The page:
The amount of crosslinker, if used in the polymerization, is preferably at least 0.001 mol %, especially at least 0.01 mol % and most preferably at least 0.1 mol %, and preferably up to 10 mol %, especially up to 5 mol % and most preferably up to 2 mol %, all based on total monomers used in the polymerization.
The concentration of monomers in the aqueous monomer solution is for example in the range from 1% to 80% by weight, preferably in the range from 5% to 70% by weight and is usually in the range from 10% to 60% by weight. In a preferred embodiment of the process of the present invention, the pH of the aqueous monomer solution is adjusted with a phosphate buffer to a pH in the range from 5 to 7.
The monomers are polymerized in the presence of initiators. The initiators are preferably added to the monomer solution, especially shortly before the spray-dispensing or the dropletizing of the monomer solution. When an initiator is to be added to the monomer solution, care should be taken to ensure that the temperature of the monomer solution is below 30° C. and especially below 20° C. When initiators are used that start the polymerization at a temperature as low as 35° C. for example, it is advisable to cool the monomer solution to a temperature of below 10° C., for example to 0-10° C., and to ensure by means of careful temperature policing of the aqueous monomer solution that no premature polymerization occurs.
The initiators are used in customary amounts, for example in amounts from 0.001% to 5% by weight and preferably from 0.01% to 1% by weight, based on the monomers to be polymerized.
Useful initiators include all compounds which disintegrate into free radicals under the polymerization conditions, examples being peroxides, hydroperoxides, hydrogen peroxide, persulfates, azo compounds and redox initiators. Preference is given to the use of water-soluble initiators. In some cases it is advantageous to use mixtures of various initiators, examples being mixtures of hydrogen peroxide and sodium or potassium peroxodisulfate. Mixtures of hydrogen peroxide and sodium peroxodisulfate can be used in any proportion. Useful redox initiators include for example combinations of an oxidizing component such as tert-butyl peroxide, di-tert-butyl peroxide, tert-butyl hydroperoxide or hydrogen peroxide and of a reducing component such as ascorbic acid, sodium methylsulfinate, sodium bisulfite and/or iron(II) salts such as iron(II) ammoniumsulfate. Examples of azo initiators are azobisisobutyronitrile, 2,2′-azobis(2,4-dimethylnitrile), 2,2′-azobis-N,N′-dimethyleneisobutyramidine dihydrochloride, 2,2′-azobis-2-amidinopropane dihydrochloride, 2,2′azobis-N,N′-dimethyleneisobutyraniline, 4,4′-azobis-4-cyanopentanecarboxylic acid and 2-carbamoylazoisobutyronitrile.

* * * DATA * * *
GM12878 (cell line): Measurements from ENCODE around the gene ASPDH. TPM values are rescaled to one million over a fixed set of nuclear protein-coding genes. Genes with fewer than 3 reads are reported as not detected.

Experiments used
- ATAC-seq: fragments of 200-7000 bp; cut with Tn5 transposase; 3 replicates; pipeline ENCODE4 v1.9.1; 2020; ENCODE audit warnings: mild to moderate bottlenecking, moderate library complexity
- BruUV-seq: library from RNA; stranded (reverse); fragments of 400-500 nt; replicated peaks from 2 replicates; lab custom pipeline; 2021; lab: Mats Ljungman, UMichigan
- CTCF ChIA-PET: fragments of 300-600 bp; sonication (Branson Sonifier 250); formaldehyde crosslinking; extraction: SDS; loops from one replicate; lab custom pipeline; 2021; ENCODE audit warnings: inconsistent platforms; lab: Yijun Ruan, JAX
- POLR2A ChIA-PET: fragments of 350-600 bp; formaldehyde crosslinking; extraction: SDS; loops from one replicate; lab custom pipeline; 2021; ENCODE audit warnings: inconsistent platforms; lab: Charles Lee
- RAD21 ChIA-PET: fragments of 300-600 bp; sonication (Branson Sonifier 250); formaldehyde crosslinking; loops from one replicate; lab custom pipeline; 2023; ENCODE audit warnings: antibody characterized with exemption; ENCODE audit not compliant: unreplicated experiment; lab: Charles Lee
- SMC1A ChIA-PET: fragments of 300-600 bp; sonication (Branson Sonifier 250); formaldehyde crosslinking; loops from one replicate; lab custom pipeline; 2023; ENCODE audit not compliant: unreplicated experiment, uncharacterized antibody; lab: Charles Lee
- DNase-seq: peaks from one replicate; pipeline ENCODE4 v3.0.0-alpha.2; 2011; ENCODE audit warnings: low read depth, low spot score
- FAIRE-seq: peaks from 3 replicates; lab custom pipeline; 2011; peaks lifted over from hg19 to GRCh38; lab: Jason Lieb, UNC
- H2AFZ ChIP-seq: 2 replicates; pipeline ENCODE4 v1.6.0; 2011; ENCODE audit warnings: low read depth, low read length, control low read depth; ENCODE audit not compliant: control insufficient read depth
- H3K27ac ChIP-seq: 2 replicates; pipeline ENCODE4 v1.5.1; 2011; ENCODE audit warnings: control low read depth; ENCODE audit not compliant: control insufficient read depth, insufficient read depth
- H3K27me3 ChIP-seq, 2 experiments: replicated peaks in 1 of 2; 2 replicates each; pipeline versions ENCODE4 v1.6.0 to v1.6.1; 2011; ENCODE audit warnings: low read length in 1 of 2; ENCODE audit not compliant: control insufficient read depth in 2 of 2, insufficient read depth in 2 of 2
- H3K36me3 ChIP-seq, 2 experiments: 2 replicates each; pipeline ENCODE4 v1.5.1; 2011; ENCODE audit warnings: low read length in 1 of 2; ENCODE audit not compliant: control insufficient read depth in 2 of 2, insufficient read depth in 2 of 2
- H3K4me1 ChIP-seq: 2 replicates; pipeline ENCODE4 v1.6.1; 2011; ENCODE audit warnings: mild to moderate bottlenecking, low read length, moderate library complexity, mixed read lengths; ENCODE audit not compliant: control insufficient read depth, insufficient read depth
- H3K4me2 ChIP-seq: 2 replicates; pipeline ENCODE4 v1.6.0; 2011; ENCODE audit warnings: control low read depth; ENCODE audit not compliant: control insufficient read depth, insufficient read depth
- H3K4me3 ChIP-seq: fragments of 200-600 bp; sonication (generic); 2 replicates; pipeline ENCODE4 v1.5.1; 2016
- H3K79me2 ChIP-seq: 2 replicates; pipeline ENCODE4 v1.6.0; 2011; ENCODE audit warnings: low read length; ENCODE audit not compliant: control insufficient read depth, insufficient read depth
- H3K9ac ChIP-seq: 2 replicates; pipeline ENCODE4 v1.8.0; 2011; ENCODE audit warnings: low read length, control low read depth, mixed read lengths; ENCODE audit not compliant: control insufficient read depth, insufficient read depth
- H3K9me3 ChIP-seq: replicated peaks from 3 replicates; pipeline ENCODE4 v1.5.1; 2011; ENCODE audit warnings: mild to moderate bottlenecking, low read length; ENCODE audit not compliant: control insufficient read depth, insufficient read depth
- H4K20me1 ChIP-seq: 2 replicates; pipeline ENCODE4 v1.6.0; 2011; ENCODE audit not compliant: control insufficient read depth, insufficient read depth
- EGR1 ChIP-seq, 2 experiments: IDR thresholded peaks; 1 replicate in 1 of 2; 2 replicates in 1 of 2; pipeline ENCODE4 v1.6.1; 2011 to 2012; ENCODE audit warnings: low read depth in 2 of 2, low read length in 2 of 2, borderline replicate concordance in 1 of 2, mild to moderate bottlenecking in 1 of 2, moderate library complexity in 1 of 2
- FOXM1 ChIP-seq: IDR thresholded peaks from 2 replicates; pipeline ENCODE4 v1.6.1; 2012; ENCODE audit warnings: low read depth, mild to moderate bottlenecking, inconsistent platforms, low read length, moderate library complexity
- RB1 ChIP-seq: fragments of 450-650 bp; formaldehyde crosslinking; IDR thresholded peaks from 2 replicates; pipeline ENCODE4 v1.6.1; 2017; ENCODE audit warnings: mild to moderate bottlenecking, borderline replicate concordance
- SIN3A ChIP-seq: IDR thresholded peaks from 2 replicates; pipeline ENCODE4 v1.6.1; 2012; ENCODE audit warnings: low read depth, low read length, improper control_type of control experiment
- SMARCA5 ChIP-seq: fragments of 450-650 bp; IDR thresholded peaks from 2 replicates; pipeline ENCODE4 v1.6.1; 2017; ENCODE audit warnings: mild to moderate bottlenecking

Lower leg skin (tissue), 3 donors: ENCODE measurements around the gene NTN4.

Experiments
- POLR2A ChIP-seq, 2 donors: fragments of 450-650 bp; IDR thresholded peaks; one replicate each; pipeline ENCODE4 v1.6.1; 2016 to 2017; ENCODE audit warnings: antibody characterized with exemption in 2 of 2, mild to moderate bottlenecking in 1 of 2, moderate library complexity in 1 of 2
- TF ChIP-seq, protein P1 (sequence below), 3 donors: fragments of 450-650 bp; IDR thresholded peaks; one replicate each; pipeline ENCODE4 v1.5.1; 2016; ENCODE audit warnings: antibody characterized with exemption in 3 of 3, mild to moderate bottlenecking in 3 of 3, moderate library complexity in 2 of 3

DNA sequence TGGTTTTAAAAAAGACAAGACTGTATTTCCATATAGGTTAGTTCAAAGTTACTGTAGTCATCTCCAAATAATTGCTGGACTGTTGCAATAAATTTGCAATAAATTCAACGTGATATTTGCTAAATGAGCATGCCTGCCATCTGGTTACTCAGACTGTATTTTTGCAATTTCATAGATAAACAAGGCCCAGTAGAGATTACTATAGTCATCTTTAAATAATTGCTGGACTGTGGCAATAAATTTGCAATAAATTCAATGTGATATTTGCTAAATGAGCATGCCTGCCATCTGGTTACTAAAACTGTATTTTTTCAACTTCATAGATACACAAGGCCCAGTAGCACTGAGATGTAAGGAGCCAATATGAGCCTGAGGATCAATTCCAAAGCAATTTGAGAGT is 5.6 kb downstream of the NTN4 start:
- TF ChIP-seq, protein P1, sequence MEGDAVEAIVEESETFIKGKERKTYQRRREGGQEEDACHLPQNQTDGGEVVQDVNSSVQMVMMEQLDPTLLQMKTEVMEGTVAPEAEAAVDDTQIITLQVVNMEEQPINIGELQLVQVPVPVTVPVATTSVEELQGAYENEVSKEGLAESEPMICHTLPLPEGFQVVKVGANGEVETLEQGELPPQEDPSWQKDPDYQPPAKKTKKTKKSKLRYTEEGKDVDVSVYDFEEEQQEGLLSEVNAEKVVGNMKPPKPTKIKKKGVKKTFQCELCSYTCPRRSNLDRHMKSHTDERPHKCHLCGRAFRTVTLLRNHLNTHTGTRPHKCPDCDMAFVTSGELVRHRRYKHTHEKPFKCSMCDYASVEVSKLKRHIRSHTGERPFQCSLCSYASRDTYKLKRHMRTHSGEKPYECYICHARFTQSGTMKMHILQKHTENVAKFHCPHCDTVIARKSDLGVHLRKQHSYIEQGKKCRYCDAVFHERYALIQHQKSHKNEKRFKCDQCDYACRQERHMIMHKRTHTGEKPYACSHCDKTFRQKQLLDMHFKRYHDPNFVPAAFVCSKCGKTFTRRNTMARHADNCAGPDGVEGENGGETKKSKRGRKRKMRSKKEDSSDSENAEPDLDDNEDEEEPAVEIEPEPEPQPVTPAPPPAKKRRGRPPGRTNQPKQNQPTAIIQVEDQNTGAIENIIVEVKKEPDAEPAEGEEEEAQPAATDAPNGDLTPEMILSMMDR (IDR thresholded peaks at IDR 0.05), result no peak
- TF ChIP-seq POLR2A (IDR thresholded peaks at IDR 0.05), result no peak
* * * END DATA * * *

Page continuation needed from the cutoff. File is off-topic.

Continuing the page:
To modify the properties of the polymers, the aqueous monomer solution may further comprise a polymerization regulator. Examples of polymerization regulators are organic compounds comprising sulfur in bound form, such as dodecyl mercaptan, thiodiglycol, ethylthioethanol, di-n-butyl sulfide, di-n-octyl sulfide, diphenyl sulfide, diisopropyl disulfide, 2-mercaptoethanol, 1,3-mercaptopropanol, 3-mercaptopropane-1,2-diol, 1,4-mercaptobutanol, thioglycolic acid, 3-mercaptopropionic acid, mercaptosuccinic acid, thioacetic acid and thiourea, aldehydes such as formaldehyde, acetaldehyde and propionaldehyde, organic acids such as formic acid, sodium formate or ammonium formate, alcohols such as, in particular, isopropanol and also phosphorus compounds such as sodium hypophosphite. When a regulator is used in the polymerization, the amount used in a particular case will be for example in the range from 0.01% to 5% by weight and preferably in the range from 0.1% to 1% by weight, all based on the monomers used in the polymerization. Polymerization regulators and crosslinkers can be used together in the polymerization.
The temperature in the reaction space is preferably in the range from 70 to 250° C., more preferably in the range from 100 to 190° C. and most preferably in the range from 110 to 150° C. The polymerization may be carried out under superatmospheric pressure, for example at pressures up to 20 bar, or under reduced pressure, down to 50 mbar. For simplicity, it is preferable to polymerize at ambient pressure.